Prog Med Phys.  2020 Sep;31(S1):S39.

Real-time Patient Tracking and Reposition in Radiotherapy with TOF-based Depth Camera and CNN-based Auto Calibration

  • 1Department of Health Sciences and Technology, SAIHST, Sungkyunkwan University, Seoul, Korea
  • 2Department of Radiation Oncology, Samsung Medical Center, Seoul, Korea


Immobilizing and monitoring a patient during radiation treatment are important elements of accurate radiation therapy. Although patient’s movement is restricted mostly using immobilization devices, patient’s stationariness needs to be observed by therapists. RGB cameras are used in clinic but visual measurement cannot verify patient’s small movement from reference position quantitatively. Therefore, a system of real-time patient position tracking with time-of-flightbased depth cameras was developed. Quantitative monitoring of patients was executed by comparing acquired volumetric data with reference position data to achieve accurate radiation therapy.
Three Azure Kinect (Kinect V4, Microsoft, USA) were used. For extrinsic calibration of cameras, convolutional neural networks (CNN) based auto calibration process was executed. The auto calibration program gets RGB images of each depth cameras, and calculates each camera’s calibration parameters automatically by object’s movement feature in RGB image. For visualization of tracking patients, Azure Kinect software development kit was used to construct 3D point cloud. Firstly, depth camera stream buffer data at a specific time (camera-calculated reference position data) were stored. Secondly, in order to compute patient’s position difference from the reference position, continuous buffer data were compared with stored reference position data and colorization of each pixel of 3D point cloud was differentiated from reference pixel color if moved position differs larger than 3 mm. The developed process was verified and accuracy was measured by comparing with point data measured with an electronic laser distance measuring equipment (Disto D810, Leica Geosystems, Switzerland) and with CT position data after matching the camera coordinates and CT coordinates for a human body phantom.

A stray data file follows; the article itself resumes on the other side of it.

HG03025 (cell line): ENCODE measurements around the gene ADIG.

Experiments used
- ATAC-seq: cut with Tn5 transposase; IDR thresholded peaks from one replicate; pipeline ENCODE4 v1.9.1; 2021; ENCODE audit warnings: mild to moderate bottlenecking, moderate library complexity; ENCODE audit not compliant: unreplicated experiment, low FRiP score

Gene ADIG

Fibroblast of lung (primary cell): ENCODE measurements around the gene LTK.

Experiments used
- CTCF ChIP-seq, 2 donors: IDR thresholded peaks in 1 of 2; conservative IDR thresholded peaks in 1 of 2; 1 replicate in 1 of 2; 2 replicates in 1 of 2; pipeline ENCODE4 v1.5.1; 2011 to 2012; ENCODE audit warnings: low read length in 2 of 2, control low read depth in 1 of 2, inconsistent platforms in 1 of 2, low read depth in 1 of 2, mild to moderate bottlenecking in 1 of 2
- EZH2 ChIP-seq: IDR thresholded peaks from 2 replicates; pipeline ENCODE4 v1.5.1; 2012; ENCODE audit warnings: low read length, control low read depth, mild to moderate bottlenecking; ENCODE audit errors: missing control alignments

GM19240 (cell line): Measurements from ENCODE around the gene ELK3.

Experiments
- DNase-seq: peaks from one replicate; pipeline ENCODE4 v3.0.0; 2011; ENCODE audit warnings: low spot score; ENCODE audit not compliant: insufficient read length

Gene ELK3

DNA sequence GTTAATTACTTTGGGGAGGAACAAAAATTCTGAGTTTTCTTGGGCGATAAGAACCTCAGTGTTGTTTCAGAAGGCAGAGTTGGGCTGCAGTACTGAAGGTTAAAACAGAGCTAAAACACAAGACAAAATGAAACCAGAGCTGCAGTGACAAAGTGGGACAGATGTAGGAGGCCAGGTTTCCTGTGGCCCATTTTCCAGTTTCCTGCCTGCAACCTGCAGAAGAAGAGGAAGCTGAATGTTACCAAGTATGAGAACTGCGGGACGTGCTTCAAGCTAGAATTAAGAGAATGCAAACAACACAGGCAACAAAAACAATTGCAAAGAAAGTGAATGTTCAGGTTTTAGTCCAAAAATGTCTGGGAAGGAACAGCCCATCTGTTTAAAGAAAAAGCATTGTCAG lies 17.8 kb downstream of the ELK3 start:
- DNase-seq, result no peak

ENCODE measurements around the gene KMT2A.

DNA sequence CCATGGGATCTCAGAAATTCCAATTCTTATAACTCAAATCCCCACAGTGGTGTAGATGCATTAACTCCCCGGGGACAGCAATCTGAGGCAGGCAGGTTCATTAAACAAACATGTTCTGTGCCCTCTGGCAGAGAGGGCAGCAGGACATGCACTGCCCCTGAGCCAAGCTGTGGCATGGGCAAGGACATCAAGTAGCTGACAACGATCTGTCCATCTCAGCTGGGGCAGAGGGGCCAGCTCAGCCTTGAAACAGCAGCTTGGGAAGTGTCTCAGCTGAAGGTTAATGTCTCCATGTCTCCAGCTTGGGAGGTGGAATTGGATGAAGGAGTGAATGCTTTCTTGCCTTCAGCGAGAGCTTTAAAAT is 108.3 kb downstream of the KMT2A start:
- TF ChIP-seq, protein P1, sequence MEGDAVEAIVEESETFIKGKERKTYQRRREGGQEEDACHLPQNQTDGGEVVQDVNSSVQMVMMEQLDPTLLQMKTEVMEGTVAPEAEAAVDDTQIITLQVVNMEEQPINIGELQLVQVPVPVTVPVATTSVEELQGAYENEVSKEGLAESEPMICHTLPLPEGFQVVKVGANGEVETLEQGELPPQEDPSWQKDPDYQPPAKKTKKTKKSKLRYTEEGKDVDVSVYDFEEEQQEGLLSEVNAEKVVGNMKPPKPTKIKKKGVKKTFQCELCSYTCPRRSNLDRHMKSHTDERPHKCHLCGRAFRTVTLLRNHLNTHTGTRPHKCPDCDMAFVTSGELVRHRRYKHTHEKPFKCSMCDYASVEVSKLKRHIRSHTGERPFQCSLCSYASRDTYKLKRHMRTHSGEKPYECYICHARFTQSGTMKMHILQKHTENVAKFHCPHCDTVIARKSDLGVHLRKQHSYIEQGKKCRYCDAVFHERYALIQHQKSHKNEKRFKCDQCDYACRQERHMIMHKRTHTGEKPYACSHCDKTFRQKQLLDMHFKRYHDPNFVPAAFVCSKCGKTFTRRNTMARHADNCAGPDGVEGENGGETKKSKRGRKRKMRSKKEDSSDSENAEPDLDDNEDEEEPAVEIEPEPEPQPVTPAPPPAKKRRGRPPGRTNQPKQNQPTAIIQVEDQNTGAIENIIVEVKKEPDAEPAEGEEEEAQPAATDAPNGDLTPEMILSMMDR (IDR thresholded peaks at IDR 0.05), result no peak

The visualization was successfully constructed, and the patient movements were easily recognizable. A series of processes described above were successfully performed. Position discrepancies at several body points were calculated by laser distance measuring equipment and the difference from depth camera was under 3 mm. Comparison results of CT data will be presented.
With proposed method, accurate real-time patient tracking and position correction in radiation treatment time can be achieved.


Real-time patient tracking; Patient Setup; Depth Camera
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